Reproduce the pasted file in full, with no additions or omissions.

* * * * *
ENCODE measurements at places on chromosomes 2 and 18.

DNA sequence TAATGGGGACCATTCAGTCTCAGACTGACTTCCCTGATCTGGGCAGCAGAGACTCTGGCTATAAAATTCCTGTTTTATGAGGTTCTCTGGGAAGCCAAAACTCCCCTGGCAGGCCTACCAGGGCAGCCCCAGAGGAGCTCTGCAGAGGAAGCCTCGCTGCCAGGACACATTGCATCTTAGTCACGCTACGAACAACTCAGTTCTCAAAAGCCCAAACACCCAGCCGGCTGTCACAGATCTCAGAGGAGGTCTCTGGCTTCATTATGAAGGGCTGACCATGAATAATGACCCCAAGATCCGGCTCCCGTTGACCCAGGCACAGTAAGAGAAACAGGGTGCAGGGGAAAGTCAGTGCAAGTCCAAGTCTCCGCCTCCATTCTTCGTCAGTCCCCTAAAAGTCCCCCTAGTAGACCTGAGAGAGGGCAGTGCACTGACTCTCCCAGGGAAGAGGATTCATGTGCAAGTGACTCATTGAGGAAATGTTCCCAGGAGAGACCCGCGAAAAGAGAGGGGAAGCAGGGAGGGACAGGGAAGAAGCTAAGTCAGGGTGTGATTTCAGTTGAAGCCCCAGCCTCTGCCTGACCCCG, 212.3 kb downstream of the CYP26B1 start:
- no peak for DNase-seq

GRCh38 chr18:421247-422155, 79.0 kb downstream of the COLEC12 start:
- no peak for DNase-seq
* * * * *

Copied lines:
ENCODE measurements at places on chromosomes 2 and 18.

DNA sequence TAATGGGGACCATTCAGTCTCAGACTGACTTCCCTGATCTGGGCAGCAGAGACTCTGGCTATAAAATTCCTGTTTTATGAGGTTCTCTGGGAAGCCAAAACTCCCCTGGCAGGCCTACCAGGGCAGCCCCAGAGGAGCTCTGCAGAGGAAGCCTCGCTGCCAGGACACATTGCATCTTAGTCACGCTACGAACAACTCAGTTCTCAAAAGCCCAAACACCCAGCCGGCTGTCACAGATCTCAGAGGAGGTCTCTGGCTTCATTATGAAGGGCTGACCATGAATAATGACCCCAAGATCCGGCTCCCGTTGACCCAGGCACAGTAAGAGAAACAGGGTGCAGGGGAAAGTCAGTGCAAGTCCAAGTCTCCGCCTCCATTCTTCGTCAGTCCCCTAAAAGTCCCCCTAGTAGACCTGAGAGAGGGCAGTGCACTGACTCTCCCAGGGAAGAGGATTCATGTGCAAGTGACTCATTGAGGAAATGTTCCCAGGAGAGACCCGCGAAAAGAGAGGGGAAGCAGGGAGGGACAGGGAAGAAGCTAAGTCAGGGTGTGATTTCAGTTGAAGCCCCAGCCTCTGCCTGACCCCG, 212.3 kb downstream of the CYP26B1 start:
- no peak for DNase-seq

GRCh38 chr18:421247-422155, 79.0 kb downstream of the COLEC12 start:
- no peak for DNase-seq